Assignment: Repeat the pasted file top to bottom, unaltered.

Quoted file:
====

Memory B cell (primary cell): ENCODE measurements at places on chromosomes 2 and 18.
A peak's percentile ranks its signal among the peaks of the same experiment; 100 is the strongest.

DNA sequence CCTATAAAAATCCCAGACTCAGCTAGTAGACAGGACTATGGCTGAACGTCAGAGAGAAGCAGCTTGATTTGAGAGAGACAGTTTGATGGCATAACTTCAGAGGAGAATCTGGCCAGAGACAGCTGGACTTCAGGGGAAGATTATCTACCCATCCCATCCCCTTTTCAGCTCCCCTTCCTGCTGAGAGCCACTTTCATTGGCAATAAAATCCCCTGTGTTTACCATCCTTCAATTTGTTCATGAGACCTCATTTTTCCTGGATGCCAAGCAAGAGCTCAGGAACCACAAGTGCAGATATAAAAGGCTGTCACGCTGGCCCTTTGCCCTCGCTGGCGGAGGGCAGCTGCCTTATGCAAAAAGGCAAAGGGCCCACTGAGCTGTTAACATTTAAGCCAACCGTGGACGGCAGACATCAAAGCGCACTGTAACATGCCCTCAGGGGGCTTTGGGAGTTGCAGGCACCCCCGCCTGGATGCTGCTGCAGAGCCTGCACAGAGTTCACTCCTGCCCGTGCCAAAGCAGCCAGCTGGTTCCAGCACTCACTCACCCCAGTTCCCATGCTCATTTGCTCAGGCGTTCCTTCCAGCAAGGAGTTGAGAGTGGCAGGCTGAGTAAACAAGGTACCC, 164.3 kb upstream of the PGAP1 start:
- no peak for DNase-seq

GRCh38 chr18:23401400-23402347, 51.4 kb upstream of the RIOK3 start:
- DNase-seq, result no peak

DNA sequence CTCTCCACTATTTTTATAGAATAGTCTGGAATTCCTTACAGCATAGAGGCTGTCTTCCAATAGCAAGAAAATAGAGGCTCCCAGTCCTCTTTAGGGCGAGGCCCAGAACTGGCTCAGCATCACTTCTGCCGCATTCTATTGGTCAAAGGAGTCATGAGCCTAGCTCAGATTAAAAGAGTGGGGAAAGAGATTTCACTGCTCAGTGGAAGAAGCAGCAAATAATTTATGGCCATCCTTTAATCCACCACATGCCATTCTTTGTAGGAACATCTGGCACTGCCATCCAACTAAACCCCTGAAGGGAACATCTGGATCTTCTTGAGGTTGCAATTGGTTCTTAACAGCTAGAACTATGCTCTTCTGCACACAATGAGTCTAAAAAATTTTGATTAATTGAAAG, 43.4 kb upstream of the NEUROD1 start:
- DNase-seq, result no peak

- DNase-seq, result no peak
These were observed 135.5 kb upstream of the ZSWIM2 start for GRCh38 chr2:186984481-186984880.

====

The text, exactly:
Memory B cell (primary cell): ENCODE measurements at places on chromosomes 2 and 18.
A peak's percentile ranks its signal among the peaks of the same experiment; 100 is the strongest.

DNA sequence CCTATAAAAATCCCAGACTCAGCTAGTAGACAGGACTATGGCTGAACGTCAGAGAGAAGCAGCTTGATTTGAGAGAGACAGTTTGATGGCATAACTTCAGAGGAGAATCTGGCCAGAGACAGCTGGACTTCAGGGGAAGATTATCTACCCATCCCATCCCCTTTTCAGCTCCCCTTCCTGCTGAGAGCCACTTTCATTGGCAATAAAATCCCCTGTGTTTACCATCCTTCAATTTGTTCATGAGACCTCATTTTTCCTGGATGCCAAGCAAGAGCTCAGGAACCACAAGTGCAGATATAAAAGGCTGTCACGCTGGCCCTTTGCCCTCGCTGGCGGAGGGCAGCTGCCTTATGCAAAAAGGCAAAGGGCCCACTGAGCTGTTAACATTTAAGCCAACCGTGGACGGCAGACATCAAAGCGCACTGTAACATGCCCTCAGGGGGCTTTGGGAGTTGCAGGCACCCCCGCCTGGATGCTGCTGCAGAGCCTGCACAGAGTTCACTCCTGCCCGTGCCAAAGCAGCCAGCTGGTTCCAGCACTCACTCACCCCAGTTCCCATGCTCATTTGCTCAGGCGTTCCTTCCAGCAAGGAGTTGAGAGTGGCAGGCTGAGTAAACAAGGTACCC, 164.3 kb upstream of the PGAP1 start:
- no peak for DNase-seq

GRCh38 chr18:23401400-23402347, 51.4 kb upstream of the RIOK3 start:
- DNase-seq, result no peak

DNA sequence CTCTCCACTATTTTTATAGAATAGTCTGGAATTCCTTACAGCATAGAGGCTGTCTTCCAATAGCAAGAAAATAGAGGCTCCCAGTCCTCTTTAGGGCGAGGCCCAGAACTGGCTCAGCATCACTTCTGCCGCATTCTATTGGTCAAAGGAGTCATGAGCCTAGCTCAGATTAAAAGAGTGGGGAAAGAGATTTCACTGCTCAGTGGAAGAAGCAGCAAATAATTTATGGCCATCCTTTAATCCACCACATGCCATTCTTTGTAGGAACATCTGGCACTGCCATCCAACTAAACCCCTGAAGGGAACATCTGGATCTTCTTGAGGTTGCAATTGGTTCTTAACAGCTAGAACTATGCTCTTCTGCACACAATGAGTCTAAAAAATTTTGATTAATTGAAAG, 43.4 kb upstream of the NEUROD1 start:
- DNase-seq, result no peak

- DNase-seq, result no peak
These were observed 135.5 kb upstream of the ZSWIM2 start for GRCh38 chr2:186984481-186984880.